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Nasdaq Slams LSE for Not Talking, Says Bid Fair

U.S. stock market group Nasdaq criticised the London Stock Exchange (LSE) on Tuesday for refusing to discuss the prospect of an agreed takeover deal, and said its hostile bid for the British company was fair.

Nasdaq Stock Market Inc, which owns almost 30% of the LSE and is offering 1,243-pence-a-share in cash for the rest, also said the London exchange group's recent trading forecasts were optimistic.

"We are surprised that the LSE board has to this day completely failed to engage with Nasdaq with respect to a recommended transaction," the U.S. group said in a statement.

"In fact, the only meeting that has taken place was a meeting with Nasdaq as a shareholder, rather than as a potential bidder, in May 2006."

Consolidation is picking up among the world's stock exchanges as they come under pressure from customers to offer global services and cut fees. Competition is also becoming more intense, with a group of investment banks planning to create a pan-European equity trading platform this year.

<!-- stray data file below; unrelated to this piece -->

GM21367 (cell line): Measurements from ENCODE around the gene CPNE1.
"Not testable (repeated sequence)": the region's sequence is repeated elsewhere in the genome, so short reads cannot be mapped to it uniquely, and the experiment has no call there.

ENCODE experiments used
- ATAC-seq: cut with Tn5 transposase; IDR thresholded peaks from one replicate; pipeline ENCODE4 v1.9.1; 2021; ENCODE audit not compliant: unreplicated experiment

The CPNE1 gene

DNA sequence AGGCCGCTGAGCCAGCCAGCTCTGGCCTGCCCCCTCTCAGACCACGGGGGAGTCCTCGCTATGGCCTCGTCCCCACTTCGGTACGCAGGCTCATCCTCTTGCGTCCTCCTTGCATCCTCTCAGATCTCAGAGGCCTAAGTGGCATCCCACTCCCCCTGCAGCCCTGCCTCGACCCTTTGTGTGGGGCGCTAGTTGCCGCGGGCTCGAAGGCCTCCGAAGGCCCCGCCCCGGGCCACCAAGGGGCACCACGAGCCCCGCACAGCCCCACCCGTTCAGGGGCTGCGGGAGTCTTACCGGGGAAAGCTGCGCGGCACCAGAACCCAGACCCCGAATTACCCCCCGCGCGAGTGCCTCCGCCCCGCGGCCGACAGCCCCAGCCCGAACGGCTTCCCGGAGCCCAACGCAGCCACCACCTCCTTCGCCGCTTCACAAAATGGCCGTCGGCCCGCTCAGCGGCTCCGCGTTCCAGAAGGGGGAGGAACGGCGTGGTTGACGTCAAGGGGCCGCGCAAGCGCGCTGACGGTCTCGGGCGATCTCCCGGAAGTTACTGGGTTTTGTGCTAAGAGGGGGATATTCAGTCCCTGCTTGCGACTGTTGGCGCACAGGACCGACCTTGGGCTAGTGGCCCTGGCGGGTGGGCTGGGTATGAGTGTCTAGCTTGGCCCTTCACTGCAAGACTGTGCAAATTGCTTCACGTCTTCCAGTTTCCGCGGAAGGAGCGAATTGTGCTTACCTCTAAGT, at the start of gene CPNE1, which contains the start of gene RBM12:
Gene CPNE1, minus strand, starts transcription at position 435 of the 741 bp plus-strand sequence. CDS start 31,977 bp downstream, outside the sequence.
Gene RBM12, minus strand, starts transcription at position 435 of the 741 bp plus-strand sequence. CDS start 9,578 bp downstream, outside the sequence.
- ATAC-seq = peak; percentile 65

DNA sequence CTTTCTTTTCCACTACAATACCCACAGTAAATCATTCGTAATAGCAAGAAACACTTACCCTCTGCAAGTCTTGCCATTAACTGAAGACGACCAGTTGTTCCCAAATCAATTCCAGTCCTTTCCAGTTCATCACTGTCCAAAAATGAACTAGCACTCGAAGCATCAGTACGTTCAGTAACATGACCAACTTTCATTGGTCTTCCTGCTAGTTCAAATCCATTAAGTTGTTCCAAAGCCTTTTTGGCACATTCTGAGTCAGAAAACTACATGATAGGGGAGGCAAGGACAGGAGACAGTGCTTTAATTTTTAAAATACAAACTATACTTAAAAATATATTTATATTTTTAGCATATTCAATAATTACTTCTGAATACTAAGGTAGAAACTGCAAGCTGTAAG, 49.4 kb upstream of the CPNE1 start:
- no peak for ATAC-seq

The LSE has long been a takeover target, in part because of its relatively small market capitalisation compared with rivals. Its shares have more than trebled over the past two years as it has received and rejected a string of offers.

Returning 250 Million Pounds to Investors

Last week, the LSE stepped up its campaign to defeat Nasdaq's bid, which values it at 2.7 billion pounds ($5.3 billion), by pledging to return up to 250 million pounds to investors on top of previously announced share buyback schemes.

The LSE also issued a bullish forecast for volume growth on its SETS electronic trading system, saying it expected the average number of trades per day on the platform to leap 180% to 480,000 in its 2008 financial year.

But Nasdaq said on Tuesday that this forecast was ambitious, and the LSE's plans to cut tariffs would offset volume growth.

"We believe yield pressure will mean that even if LSE achieves its ambitious volume forecast, the reduction in yield is likely to depress the rate of LSE's revenue and profit growth," Nasdaq said in its statement.

Jan. 27 - or effectively Jan. 26, the nearest date on which markets are open - is the last day on which Nasdaq can announce any new information on the bid, though it has the option of extending the final date for acceptances again to Feb. 10.

Analysts are divided over whether the LSE will succumb to Nasdaq's existing bid. Its shares are trading well above the current offer, signalling that some investors expect improved terms, and U.S. investor Samuel Heyman has built up a stake of over 10%, some of it above the Nasdaq offer price.

At 0820 GMT, LSE shares were down 1.2% at 1,300 pence.